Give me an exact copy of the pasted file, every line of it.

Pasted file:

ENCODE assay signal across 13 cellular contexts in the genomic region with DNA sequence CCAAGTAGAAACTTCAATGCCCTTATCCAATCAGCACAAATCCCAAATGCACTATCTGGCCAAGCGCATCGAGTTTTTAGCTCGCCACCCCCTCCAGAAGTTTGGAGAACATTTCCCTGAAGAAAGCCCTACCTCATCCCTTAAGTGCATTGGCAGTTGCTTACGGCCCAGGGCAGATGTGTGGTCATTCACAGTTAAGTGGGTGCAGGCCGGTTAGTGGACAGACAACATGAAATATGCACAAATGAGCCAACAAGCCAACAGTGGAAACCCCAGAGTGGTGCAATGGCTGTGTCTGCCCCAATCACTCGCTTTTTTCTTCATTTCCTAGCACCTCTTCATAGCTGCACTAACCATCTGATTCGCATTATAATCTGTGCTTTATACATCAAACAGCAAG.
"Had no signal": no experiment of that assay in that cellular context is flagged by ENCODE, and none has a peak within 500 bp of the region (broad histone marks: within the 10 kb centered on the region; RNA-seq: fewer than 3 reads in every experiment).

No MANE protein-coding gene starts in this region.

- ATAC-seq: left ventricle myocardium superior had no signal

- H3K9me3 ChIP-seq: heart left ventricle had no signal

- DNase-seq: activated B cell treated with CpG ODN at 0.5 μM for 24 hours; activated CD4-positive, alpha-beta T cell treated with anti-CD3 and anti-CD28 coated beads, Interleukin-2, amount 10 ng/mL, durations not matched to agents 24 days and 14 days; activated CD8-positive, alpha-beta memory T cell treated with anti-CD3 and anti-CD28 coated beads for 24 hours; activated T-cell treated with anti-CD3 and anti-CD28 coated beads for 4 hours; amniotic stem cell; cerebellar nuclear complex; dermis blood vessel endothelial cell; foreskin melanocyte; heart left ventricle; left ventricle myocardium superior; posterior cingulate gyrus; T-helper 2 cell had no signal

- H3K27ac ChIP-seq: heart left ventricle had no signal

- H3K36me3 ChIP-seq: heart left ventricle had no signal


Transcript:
ENCODE assay signal across 13 cellular contexts in the genomic region with DNA sequence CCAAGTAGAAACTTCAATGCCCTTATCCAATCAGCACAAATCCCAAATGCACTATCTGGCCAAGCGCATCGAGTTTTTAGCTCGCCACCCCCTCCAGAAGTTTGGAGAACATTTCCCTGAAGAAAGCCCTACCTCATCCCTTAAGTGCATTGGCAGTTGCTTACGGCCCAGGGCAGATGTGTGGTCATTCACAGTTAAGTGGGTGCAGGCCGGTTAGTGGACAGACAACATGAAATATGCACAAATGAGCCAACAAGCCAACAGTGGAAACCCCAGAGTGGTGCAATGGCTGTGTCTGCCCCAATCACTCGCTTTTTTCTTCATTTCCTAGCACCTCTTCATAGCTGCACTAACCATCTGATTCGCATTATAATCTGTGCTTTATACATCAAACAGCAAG.
"Had no signal": no experiment of that assay in that cellular context is flagged by ENCODE, and none has a peak within 500 bp of the region (broad histone marks: within the 10 kb centered on the region; RNA-seq: fewer than 3 reads in every experiment).

No MANE protein-coding gene starts in this region.

- ATAC-seq: left ventricle myocardium superior had no signal

- H3K9me3 ChIP-seq: heart left ventricle had no signal

- DNase-seq: activated B cell treated with CpG ODN at 0.5 μM for 24 hours; activated CD4-positive, alpha-beta T cell treated with anti-CD3 and anti-CD28 coated beads, Interleukin-2, amount 10 ng/mL, durations not matched to agents 24 days and 14 days; activated CD8-positive, alpha-beta memory T cell treated with anti-CD3 and anti-CD28 coated beads for 24 hours; activated T-cell treated with anti-CD3 and anti-CD28 coated beads for 4 hours; amniotic stem cell; cerebellar nuclear complex; dermis blood vessel endothelial cell; foreskin melanocyte; heart left ventricle; left ventricle myocardium superior; posterior cingulate gyrus; T-helper 2 cell had no signal

- H3K27ac ChIP-seq: heart left ventricle had no signal

- H3K36me3 ChIP-seq: heart left ventricle had no signal